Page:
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Are ketogenic diets beneficial to the fitness and fatness of healthy adults?

Ketogenic diets are studied for a variety of conditions, including in those with metabolic disorders, and also occasionally in athletes. But how does it perform in generally healthy adults?

Study under review: Impact of a 6-week non-energy-restricted ketogenic diet on physical fitness, body composition and biochemical parameters in healthy adults

Introduction

The late 1970s marked the beginning of the obesity epidemic: U.S. obesity rates went from increasing gradually to exponentially over the course of the next two decades. Coincidentally, this rise was accompanied by recommendations to limit the consumption of total dietary fat to avoid heart disease and other ailments. For a long time the USDA food pyramid dictated that carbohydrates (whole grains) should be dietary staples, the Surgeon General recommended that Americans reduce their consumption of foods high in fat, and the National Institute of Health (NIH, 1984) suggested that Americans cut their saturated fat consumption. The overall consensus amongst the American population was that eating fat made you fat.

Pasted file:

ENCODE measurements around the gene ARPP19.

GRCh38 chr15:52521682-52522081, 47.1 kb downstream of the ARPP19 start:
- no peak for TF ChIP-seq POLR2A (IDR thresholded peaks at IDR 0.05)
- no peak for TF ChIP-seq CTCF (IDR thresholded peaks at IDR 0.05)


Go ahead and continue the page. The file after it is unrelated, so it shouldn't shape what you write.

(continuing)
In recent years the tables have turned and low carbohydrate diets have become a popularized means to induce weight loss. Support behind ketogenic and low carbohydrate diets have been further strengthened by studies demonstrating that [1]carbohydrate restriction can be effective at promoting fat loss[1]. Additionally, ketogenic diets (<10% calories from carbohydrates and >60% of calories from fat) have been shown to be beneficial for decreasing side effects of diseases like epilepsy, and may show some promise in conditions including polycystic ovary syndrome[2], neurodegenerative diseases, diabetes[3], and cancer[4]. Despite the growing use of ketogenic diets amongst various disease populations, insufficient evidence exists in non-athletes and athletes to support that ketogenic diets do not negatively impact aerobic and physical performance in healthy individuals.

In the reviewed study, the authors set out to address this research gap by determining the impact of an ad libitum (without caloric restriction), 6-week, ketogenic diet on physical performance, body composition, and blood parameters in healthy adults.

For years, the idea that high fat, low carbohydrate, diets could be beneficial was contested. Although data exists suggesting that ketogenic diets are beneficial for weight loss and certain diseases, there is limited evidence elucidating their effects on physical performance and daily activity. In this study, researchers investigated how 6 weeks of a calorically unrestricted ketogenic diet impacted physical performance, body composition, and blood parameters in healthy men and women.

Who and what was studied?

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Other Articles in Issue #30 (April 2017)